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Old 12-07-2016, 07:06   #16
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Re: What would you do?

See if there is any harbour, anchorage, river or a bay that can give you a shelter, should the weather turn against you.

Another idea is to play the tides as you can either get a huge boost or else get pretty much stuck depending on how you plan your departure and arrival.

60 miles sounds doable in one daysail, with good forecast, unless the boat is very small.

Cheers,
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Old 12-07-2016, 08:11   #17
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Re: What would you do?

If your buddy knows what he is doing, listen to him, go with what he says
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Old 12-07-2016, 08:24   #18
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Re: What would you do?

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Originally Posted by gulfbreez View Post
Maybe im being over cautious, I got into some 8 foot seas with 6 sec intervals before in a 24 footer, ever since then iv been cautious. I will talk to my expert sailing buddy, he owns a racing sailboat and has a tone of sailing experience, he will check out the forecast, he has alot more experience then me in that department. I will take all your advise and in good judgment, ill update soon
Ok, so trade it in for a tri and stop worrying so much about riding on a bobber.
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Old 12-07-2016, 09:03   #19
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Re: What would you do?

Hm... One of the first things I was taught was that you're S'POSED to be scared :-)

So what precisely is it you are scared of? The McW27 is of a size with many boats that have circumnavigated. The McW has a fairly large cockpit, but so has the Nordic Folkboat. The two are basically cut from the same cloth. So don't get pooped :-)! The McW is "permanently reefed" with a SA/Disp of only a little over 14. Is your reefing gear up to snuff? Can you reef your main to something like 80SqFt and do you have a baby jib, maybe 60 feet? Be chicken - reef BEFORE you put out :-)! Just now Lundy reports wind at WNW 17 knots gusting to 20 and backing. That's not too bad, but I'd be reefed down and I'd wear a patch.

Eat well before you go and have cornish pasties of similar available for underway.

You likely have a Volvo for an auxilliary. Is it trustworthy?

Remember that a well constructed and well found boat will take better care of you than you can of it ;-0)!

TrentePieds
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Old 12-07-2016, 09:47   #20
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Re: What would you do?

If any question, I ask someone who's already out in the weather or just come in what it's like. Can't tell you how many times the weather app says 5 knot winds and one foot seas and it turns out to be 20 knots with 4 ft seas.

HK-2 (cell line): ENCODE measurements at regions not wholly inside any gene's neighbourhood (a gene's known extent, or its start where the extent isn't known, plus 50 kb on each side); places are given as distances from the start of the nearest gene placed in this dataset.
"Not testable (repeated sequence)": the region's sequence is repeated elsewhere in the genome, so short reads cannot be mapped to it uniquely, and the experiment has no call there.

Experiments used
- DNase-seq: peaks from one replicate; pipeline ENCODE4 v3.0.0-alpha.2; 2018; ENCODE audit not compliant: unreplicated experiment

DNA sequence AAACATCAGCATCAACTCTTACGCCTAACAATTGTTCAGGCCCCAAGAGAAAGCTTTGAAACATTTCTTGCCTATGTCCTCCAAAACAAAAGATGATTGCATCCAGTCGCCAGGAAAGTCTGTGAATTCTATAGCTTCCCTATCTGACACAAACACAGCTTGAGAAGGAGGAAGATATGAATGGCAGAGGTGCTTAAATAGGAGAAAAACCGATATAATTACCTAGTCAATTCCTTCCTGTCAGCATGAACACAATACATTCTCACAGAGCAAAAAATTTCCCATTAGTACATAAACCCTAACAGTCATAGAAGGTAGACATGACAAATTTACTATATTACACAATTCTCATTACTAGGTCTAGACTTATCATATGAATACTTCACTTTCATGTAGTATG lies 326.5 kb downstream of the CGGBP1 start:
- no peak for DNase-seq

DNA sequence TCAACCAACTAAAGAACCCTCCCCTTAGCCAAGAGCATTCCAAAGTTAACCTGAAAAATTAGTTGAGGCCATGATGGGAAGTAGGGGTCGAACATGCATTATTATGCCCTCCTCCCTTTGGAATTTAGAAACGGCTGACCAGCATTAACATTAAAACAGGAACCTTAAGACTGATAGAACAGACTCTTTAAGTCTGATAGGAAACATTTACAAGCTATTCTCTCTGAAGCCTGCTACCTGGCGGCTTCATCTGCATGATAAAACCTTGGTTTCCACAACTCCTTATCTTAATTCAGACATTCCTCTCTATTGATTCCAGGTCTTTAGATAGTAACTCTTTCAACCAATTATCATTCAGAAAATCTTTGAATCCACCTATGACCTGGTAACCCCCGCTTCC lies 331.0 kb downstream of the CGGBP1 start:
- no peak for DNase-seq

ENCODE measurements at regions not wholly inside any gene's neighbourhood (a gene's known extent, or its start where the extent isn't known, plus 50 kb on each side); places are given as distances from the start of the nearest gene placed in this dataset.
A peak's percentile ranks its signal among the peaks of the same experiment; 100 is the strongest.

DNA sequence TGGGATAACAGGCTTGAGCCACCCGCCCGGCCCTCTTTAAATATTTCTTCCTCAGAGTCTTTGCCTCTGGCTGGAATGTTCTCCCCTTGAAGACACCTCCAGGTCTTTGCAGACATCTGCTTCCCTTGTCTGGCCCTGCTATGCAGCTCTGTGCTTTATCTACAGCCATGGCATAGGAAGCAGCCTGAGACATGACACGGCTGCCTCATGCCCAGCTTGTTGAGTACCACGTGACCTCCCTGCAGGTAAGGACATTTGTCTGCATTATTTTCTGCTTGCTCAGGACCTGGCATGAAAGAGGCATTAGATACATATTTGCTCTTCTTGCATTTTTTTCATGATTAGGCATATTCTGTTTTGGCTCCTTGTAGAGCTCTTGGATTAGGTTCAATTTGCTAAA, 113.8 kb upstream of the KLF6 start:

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Old 12-07-2016, 10:59   #21
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Re: What would you do?

I do not intend to be unkind, but you may need to reexamine your motives in having a sailboat. If semi-typical local weather conditions are enough to keep you in the yard, what are you going to do when you have to get to her and board when she's on a mooring? I can tell several stories of fellows with fine blue water boats who were always on the verge or heading out to the South Seas, but never quite departed due to the local weather on the big day, or some piece of equipment that had failed while at the dock on the day before. Often the problem lies not with the weather or the vessel, it is within ourselves.
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Old 12-07-2016, 13:31   #22
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Re: What would you do?

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Originally Posted by TrentePieds View Post
Hm... One of the first things I was taught was that you're S'POSED to be scared :-)

So what precisely is it you are scared of? The McW27 is of a size with many boats that have circumnavigated. The McW has a fairly large cockpit, but so has the Nordic Folkboat. The two are basically cut from the same cloth. So don't get pooped :-)! The McW is "permanently reefed" with a SA/Disp of only a little over 14. Is your reefing gear up to snuff? Can you reef your main to something like 80SqFt and do you have a baby jib, maybe 60 feet? Be chicken - reef BEFORE you put out :-)! Just now Lundy reports wind at WNW 17 knots gusting to 20 and backing. That's not too bad, but I'd be reefed down and I'd wear a patch.

Eat well before you go and have cornish pasties of similar available for underway.

You likely have a Volvo for an auxilliary. Is it trustworthy?

Remember that a well constructed and well found boat will take better care of you than you can of it ;-0)!

TrentePieds
Has a 2014 beta engine, 20 hp, hardly any hours. Boat is in good shape, sails and rigging in good shape.
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Old 12-07-2016, 13:50   #23
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Re: What would you do?